It’s Time for a Financial Tune-Up!

Let Jean Chatzky and help you improve your spending and saving habits

You keep close tabs on your bank account balance. Pay off — or work toward paying off — your credit card bills every month. You direct a certain portion of your income into savings each pay period, and clip coupons when you can find the time. Or do you?

If you’re not doing these things, you at least know you should be. So why not start? It’s time for a financial tune-up. Some people like to pull this overhaul at the start of a new year, as the first resolution on a blank slate. But that’s not my style; I’d much prefer you make some changes right now. Waiting another three months means three more months of credit card debt, missed savings opportunities, a disorganized budget — or whatever else is haunting you at the moment.

Lucky for you, I just helped the folks at LearnVest develop a free ten-day boot camp. It’s a chance to change your trajectory. Through a series of emails, we’ll work together to shape up a few key areas:

  • How you spend. You may know my approach to this: We’re going to track your pennies. I want you know where your money is going, how much those cab fares are really costing you each month, and what expenses can be scaled back. In some cases, it will be about calling the cable company and asking how they can do better. In others, you’ll need to make more difficult choices – walking instead of taking a taxi, carpooling to work to cut your gas bill, skipping your morning croissant.
  • How you save. Nearly everyone can use some help here, because we’re hard-wired to focus on short-term goals — the new pair of shoes, the Christmas list — over far-off objectives like retirement. But I’ll show you how to make a plan so you can retire worry free, whether that date is 20 years down the road or right around the corner.
  • How you earn. Very few people -– and even fewer women — are maximizing their earning potential right now. Through the boot camp, you’ll learn how to negotiate for a raise (yes, it’s okay to ask in this economy, as long as you do it the right way). We’ll also talk about how to moonlight on the side to earn even more cash.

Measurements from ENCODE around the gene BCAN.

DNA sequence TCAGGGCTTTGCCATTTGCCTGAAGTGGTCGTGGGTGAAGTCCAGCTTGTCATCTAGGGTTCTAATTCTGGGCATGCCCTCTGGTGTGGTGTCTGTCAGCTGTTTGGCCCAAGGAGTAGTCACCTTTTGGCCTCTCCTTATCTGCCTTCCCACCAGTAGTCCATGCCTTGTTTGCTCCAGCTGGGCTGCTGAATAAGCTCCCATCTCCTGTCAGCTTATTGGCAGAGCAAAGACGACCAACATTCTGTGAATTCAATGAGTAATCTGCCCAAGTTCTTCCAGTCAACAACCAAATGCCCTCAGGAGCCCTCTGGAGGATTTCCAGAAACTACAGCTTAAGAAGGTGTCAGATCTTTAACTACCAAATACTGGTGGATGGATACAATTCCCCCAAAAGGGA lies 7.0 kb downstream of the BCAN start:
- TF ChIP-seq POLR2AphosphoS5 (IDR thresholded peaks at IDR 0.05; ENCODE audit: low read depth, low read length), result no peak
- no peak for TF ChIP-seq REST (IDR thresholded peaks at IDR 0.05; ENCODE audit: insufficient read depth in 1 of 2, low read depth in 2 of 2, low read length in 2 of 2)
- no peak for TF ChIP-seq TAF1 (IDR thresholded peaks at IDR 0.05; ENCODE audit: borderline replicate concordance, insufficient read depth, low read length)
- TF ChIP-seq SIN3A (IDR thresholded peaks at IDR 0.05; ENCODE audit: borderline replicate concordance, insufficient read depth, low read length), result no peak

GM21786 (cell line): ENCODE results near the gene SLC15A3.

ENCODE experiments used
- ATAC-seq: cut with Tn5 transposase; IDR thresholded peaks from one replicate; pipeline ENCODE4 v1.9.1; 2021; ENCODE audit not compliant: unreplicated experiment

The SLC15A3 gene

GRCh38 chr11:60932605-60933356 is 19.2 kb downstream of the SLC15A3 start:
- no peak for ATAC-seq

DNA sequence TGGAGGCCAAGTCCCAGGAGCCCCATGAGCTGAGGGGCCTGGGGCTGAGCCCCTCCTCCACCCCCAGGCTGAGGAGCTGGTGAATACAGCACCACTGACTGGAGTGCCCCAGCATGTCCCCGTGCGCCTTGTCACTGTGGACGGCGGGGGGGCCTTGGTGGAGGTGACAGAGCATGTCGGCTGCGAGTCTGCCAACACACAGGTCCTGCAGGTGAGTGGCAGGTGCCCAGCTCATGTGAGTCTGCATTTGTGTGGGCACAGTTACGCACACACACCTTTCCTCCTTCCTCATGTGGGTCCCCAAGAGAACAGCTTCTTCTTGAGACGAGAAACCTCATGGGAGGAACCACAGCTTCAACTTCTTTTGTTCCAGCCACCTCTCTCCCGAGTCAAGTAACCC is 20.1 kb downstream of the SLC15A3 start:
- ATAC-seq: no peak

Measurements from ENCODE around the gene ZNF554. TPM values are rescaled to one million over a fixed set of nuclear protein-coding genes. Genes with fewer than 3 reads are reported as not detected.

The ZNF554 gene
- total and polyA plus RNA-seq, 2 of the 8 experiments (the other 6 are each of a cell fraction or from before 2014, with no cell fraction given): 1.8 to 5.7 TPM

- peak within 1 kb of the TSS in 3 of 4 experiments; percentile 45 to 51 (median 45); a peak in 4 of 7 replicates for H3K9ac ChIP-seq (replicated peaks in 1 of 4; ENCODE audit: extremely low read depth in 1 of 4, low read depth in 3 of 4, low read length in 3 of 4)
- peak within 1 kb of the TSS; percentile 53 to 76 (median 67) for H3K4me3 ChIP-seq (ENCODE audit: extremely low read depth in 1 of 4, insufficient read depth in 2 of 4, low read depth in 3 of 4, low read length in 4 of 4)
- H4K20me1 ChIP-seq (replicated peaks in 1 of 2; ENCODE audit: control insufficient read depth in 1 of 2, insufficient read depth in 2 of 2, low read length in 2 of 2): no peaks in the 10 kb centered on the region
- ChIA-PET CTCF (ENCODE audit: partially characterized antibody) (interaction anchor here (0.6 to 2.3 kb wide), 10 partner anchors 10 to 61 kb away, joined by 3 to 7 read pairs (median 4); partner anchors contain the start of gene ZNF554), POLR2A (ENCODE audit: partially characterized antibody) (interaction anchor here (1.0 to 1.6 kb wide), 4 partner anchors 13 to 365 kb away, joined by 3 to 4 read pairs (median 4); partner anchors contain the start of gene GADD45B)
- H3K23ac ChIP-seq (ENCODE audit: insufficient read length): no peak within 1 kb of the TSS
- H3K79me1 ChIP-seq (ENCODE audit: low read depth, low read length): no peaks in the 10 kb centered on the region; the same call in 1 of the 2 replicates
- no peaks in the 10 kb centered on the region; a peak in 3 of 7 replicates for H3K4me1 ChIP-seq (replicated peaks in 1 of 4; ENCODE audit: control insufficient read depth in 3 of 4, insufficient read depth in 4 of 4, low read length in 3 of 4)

• How you budget. I know what some of you are thinking: You don’t budget. But that’s all part of the tune-up, because it’s time to start. A well-crafted budget isn’t limiting; it’s freeing, because it shows you exactly how much money you have left at the end of the month to save and, yes, spend. If you’re measuring your spending, you’re managing your spending, and that’s always a good thing. I’ll share my budget pie chart, which gives you a guideline for how much you should be spending on each area of your life: Housing, entertainment, debt repayment, transportation.

3 Responses so far.

  1. avatar Irreverent says:

    Thank you, thank you, thank you!!

  2. avatar Chris Glass` says:

    The most important part of getting ahead financially is premarital financial planning. It puts couples on the same page at the start of their life. They learn to talk openly about money and set goals as a couple. Both go into the marriage knowing exactly what assets and debts they face so there are no surprises down the road. You can’t tune up finances unless you can talk about money openly.